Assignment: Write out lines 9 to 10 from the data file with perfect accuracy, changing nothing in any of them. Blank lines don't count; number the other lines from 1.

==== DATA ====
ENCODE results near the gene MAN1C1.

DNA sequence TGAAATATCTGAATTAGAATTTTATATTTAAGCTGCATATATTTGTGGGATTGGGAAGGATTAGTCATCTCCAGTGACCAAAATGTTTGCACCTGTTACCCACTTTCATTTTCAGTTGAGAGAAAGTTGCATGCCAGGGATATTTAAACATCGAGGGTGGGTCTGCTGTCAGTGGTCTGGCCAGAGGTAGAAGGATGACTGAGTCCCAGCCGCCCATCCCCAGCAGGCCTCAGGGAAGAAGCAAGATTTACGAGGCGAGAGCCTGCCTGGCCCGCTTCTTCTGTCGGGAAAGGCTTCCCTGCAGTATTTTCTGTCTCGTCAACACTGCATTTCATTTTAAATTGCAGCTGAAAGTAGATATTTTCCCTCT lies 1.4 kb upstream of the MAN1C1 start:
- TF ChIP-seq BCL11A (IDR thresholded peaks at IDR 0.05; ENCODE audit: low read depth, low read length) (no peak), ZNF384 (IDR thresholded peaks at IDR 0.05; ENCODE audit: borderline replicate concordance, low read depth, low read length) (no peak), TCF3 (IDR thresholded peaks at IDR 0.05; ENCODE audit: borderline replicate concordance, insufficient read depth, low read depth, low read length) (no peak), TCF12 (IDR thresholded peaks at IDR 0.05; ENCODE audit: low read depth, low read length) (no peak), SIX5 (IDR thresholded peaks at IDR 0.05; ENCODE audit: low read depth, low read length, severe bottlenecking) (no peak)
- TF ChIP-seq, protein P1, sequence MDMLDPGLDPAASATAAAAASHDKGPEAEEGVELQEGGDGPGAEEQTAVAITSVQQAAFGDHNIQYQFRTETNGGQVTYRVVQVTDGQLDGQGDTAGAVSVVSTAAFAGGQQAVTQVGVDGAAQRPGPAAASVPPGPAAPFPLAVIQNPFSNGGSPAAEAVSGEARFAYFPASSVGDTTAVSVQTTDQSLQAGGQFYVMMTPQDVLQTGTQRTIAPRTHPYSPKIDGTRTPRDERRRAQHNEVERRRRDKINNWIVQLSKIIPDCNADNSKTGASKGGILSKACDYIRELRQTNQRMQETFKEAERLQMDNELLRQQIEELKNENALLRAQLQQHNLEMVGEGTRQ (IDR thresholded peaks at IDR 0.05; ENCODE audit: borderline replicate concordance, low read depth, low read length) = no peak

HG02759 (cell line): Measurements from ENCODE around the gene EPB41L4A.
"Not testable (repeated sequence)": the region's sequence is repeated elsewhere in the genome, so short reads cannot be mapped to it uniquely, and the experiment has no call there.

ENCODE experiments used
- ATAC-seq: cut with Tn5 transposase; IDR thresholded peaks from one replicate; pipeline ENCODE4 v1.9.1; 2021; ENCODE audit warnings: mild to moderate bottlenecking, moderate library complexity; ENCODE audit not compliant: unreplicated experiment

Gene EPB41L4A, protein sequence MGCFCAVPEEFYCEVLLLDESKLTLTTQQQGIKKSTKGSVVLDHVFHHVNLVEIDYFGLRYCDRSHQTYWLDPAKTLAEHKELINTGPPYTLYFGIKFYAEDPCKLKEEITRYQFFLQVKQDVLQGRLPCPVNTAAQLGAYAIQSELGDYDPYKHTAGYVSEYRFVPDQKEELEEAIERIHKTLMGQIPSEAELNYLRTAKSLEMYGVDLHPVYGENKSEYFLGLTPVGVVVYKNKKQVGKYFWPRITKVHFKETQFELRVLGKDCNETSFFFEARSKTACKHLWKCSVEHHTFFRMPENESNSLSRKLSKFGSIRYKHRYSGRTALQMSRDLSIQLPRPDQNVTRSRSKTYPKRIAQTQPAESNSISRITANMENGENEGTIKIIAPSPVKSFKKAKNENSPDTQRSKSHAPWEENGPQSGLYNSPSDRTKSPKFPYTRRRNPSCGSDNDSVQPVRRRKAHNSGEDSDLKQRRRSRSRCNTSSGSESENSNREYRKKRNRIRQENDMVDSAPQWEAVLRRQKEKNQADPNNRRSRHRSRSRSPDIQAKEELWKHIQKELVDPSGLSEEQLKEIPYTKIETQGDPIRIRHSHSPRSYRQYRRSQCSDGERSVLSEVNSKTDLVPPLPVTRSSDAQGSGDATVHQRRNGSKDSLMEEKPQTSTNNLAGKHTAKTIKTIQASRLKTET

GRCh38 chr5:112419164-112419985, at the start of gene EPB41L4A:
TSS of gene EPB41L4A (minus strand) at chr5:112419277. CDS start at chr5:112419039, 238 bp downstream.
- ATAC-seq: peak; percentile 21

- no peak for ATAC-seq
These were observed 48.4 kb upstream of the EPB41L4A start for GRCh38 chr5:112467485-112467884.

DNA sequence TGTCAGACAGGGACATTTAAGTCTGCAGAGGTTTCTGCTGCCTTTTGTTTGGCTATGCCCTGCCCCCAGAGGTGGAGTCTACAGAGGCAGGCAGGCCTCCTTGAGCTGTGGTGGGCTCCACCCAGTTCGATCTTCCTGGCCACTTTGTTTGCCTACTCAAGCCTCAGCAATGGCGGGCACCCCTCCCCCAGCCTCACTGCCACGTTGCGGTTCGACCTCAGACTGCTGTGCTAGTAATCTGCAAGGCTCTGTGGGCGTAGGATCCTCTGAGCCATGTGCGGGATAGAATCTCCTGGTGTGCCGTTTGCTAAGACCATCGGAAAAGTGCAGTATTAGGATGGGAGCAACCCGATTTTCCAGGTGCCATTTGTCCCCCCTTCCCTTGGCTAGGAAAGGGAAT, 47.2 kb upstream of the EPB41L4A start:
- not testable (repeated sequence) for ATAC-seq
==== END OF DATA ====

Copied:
Gene EPB41L4A, protein sequence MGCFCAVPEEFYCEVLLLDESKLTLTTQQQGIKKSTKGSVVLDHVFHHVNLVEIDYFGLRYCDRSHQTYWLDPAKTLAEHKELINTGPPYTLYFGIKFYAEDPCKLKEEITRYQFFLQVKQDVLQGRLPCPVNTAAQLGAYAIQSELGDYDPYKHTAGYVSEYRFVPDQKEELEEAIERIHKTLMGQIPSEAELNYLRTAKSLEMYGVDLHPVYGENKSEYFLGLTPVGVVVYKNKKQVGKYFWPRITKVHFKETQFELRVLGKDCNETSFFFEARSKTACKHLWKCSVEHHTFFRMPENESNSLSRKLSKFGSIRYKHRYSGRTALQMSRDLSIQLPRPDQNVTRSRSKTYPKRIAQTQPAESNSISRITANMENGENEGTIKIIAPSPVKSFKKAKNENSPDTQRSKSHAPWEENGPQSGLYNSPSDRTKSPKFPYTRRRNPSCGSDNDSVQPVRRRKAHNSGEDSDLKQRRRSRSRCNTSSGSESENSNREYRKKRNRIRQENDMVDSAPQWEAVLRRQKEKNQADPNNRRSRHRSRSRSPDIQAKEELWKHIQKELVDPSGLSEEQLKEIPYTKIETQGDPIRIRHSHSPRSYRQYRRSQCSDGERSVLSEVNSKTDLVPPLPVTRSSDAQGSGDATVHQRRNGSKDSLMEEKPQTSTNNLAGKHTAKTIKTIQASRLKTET

GRCh38 chr5:112419164-112419985, at the start of gene EPB41L4A: